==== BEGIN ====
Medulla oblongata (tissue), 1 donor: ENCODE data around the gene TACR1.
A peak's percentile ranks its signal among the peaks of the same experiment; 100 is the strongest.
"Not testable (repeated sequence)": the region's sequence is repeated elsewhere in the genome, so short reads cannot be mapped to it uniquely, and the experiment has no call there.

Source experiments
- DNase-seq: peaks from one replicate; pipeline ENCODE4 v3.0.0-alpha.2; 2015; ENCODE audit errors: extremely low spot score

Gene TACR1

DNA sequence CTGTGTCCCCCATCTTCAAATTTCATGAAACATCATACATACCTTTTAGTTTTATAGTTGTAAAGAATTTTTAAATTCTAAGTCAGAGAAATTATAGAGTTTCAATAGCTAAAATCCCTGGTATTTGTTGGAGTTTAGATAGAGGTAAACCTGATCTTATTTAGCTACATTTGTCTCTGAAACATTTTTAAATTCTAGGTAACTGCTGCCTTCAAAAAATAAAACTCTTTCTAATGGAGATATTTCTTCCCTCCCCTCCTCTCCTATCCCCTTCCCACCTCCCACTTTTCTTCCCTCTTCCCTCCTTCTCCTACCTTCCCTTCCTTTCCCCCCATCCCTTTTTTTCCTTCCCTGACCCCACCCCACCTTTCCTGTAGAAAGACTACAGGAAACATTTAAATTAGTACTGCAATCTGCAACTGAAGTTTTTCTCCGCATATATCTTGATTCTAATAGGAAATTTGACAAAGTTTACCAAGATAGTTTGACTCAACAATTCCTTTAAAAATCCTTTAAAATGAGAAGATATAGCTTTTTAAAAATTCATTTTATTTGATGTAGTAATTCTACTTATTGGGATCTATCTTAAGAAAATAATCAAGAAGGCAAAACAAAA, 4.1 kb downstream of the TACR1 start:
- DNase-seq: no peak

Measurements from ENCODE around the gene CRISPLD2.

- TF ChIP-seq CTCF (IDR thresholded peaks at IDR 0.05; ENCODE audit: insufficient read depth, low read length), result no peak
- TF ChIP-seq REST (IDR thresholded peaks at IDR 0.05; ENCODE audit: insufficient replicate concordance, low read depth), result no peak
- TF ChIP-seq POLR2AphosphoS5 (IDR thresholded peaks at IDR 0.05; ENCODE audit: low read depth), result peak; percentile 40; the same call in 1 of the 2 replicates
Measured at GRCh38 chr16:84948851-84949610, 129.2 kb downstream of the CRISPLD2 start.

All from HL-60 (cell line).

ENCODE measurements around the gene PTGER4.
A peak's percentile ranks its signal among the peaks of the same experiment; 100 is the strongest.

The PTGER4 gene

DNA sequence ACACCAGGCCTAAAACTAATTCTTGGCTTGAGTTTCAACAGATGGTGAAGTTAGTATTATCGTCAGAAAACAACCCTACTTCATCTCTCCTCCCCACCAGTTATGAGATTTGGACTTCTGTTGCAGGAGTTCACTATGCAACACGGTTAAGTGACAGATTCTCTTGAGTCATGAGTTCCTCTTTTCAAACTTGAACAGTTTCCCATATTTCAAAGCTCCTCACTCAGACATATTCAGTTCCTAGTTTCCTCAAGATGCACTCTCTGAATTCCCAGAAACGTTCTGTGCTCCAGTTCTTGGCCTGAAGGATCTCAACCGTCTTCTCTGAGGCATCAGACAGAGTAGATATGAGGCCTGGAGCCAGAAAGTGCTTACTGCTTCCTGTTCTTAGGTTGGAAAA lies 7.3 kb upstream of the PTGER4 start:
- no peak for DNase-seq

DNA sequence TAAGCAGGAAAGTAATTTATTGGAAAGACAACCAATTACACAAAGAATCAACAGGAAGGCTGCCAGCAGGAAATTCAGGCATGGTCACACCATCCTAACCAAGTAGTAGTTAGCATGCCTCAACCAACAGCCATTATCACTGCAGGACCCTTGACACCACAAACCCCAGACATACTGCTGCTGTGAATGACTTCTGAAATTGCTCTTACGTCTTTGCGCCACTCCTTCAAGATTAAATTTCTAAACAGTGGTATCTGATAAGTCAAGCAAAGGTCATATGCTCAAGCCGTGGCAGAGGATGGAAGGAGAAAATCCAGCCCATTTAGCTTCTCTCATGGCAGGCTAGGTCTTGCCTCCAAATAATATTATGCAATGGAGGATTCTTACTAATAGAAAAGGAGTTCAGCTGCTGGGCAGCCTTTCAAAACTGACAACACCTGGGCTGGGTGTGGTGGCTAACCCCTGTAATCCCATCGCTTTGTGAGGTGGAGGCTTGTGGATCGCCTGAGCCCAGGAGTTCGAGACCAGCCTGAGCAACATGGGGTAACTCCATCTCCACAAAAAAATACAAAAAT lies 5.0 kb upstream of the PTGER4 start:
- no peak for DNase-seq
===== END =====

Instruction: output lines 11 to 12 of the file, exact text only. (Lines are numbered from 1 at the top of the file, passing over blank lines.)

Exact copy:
- TF ChIP-seq REST (IDR thresholded peaks at IDR 0.05; ENCODE audit: insufficient replicate concordance, low read depth), result no peak
- TF ChIP-seq POLR2AphosphoS5 (IDR thresholded peaks at IDR 0.05; ENCODE audit: low read depth), result peak; percentile 40; the same call in 1 of the 2 replicates